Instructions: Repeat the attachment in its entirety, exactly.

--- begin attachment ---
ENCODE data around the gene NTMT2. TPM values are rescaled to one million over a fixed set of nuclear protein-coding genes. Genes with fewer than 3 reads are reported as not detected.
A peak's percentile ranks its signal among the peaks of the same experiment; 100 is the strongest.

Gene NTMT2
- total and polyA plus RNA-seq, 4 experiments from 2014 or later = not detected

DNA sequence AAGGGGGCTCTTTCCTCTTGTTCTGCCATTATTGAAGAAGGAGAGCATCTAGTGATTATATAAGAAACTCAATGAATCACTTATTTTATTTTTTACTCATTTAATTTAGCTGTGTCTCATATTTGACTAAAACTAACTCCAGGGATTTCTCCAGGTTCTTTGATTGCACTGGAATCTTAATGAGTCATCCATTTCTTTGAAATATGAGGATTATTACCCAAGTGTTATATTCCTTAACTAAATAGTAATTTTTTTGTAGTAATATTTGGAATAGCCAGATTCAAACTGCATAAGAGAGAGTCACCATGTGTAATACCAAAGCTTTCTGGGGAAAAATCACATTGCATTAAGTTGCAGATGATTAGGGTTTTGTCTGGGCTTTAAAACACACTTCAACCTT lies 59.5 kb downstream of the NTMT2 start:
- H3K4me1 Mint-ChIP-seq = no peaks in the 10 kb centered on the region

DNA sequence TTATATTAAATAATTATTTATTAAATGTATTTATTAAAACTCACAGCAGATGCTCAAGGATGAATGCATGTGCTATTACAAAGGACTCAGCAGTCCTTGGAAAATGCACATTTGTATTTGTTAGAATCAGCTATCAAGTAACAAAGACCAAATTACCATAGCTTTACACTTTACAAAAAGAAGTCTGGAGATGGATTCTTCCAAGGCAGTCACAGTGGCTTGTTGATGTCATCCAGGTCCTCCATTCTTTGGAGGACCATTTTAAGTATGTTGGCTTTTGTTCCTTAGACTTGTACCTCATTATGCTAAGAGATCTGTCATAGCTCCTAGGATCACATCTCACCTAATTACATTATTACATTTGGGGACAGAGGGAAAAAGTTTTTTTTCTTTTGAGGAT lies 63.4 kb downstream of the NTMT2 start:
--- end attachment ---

ENCODE data around the gene NTMT2. TPM values are rescaled to one million over a fixed set of nuclear protein-coding genes. Genes with fewer than 3 reads are reported as not detected.
A peak's percentile ranks its signal among the peaks of the same experiment; 100 is the strongest.

Gene NTMT2
- total and polyA plus RNA-seq, 4 experiments from 2014 or later = not detected

DNA sequence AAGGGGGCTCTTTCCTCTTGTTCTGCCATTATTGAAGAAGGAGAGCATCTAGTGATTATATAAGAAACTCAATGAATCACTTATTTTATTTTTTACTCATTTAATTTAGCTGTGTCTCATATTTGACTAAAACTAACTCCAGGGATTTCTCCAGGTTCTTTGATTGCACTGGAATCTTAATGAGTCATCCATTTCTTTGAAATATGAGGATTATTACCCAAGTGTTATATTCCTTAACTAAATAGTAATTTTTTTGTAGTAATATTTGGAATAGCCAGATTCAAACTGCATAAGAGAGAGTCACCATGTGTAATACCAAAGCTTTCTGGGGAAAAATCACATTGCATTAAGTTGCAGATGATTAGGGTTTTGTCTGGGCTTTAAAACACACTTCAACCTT lies 59.5 kb downstream of the NTMT2 start:
- H3K4me1 Mint-ChIP-seq = no peaks in the 10 kb centered on the region

DNA sequence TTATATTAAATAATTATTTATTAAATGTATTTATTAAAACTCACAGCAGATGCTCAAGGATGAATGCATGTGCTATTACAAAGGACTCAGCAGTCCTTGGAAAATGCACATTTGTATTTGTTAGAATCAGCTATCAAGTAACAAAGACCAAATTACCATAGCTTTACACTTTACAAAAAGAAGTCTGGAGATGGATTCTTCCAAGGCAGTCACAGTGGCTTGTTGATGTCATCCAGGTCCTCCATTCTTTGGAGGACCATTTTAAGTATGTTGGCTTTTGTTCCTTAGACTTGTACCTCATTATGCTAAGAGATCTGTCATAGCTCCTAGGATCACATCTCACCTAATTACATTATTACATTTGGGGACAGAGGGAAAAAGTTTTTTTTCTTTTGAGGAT lies 63.4 kb downstream of the NTMT2 start: